August 13 – October 10, 2015
The legend of the Wawel dragon, written down in the early 13th century by Master Wincenty (Magister Vincentius), called Kadłubek, inspired the curators – archaeologist Beata Kwiatkowska–Kopka and art historian Agnieszka Janczyk – to bring together in the exhibition archaeological artifacts and works of art from the 19th and 20th centuries.
The title can be interpreted in many ways, but the exhibition focuses on juxt a positions of different notions of dragons, for example artifacts contrasted with visions of Polish artists, “pagan” dragons with “Christian” dragons, and the terrible beast of legends and folktales with Zofia Stryjeńska’s toy.
The exploration of “legendary history” begins with an imaginative “portrait” of the Wawel dragon and the history of the study and restoration of the Dragon’s Den, and ends with photographs of children’s “interactions” with dragons: a school play held on Wawel Hill in 1933 and contemporary art works created by partici-pants of the “Dragon x 3” workshops. Images of drag-ons from the Wawel Cathedral and a presentation of the former church of St. George on Wawel Hill fill an important spot in the exhibition.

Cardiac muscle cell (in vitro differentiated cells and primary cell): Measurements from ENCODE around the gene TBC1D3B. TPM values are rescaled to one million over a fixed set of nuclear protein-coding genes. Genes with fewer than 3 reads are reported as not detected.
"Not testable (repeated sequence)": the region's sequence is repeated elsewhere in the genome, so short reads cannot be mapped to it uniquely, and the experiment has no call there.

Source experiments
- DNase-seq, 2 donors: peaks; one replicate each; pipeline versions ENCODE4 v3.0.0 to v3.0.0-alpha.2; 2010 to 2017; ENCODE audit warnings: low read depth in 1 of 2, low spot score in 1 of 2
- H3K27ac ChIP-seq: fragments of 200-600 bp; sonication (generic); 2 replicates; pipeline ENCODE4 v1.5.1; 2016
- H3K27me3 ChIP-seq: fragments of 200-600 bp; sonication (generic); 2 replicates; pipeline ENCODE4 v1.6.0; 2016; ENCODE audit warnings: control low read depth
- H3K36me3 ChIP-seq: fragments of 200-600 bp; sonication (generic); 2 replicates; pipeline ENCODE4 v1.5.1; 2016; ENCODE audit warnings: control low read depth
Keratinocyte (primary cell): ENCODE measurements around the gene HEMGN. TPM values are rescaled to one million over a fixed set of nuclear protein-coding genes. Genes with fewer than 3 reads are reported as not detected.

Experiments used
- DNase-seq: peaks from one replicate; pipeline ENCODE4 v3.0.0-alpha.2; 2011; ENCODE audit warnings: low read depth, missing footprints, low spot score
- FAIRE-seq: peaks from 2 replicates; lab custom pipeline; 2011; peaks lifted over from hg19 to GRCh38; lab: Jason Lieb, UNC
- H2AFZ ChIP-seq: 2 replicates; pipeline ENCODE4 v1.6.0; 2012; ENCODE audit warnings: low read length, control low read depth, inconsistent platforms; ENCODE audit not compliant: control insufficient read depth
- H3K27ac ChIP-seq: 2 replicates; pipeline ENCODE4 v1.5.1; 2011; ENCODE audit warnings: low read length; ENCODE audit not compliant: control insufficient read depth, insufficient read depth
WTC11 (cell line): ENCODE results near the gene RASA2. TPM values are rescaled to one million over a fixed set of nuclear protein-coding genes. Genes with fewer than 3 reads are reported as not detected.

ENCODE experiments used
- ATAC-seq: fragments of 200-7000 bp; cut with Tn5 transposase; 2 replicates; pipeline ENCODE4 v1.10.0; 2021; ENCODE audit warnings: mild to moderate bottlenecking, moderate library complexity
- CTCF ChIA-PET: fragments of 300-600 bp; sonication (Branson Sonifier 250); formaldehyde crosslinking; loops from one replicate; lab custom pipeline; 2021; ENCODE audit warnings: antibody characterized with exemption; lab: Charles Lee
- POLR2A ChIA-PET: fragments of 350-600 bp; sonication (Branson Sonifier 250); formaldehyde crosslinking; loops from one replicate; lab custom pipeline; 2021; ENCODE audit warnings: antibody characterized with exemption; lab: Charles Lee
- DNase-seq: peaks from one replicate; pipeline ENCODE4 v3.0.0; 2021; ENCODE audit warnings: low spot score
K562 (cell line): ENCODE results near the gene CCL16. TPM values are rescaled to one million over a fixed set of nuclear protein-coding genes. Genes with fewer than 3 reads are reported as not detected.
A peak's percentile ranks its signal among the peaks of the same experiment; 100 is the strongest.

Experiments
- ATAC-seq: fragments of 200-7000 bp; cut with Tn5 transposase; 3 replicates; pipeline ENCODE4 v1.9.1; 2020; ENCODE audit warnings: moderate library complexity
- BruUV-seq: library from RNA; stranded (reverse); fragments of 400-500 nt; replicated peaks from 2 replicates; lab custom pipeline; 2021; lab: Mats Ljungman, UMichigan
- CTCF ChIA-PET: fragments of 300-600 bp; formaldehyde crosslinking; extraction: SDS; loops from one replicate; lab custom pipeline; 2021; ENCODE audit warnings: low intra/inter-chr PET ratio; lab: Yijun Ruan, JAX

Among the objects on view are medieval ornaments with dragon motifs uncovered in archaeological digs and works by artists such as Henryk Grunwald (1904– 958), Konrad Winkler (1882–1962), Witold Pruszkowski (1846–1896), and Marian Wawrzeniecki (1863–1943).
The exhibition is a new voice in the dialogue on the monster that inhabited the Dragon’s Den and its image in Polish art of the 19th and 20th centuries, which serves as an introduction to the rich world of the legends, fairytales, and the imagination.
10 a.m.–4 p.m.
last entry 1 hour before exhibitions close
ADMISSION IS FREE
free admission pass must be collected from the Reservation Office
The exhibition “Two Faces of the Dragon” is part of the international Project “Preserving the Heritage of the Wawel’s Dragon’s Den” concerned with the study of both the geology and the cultural significance of the cave known as the Dragon’s Den.
The Project “Preserving the Heritage of the Wawel’s Dragon’s Den” is realized under the aegis of the Program “Promotion of Diversity in Culture and Arts within European Cultural Heritage” within the EEA FM 2009–2014.
Beneficiary: Wawel Royal Castle
Project Partner: Norwegian Institute for Air Research (NILU) www.nilu.no
Project Cost: 953,051.90 PLN
EEA Grant: 90%
Ministry of Culture and National Heritage subsidy: 10%
Photo: Dariusz Błażewski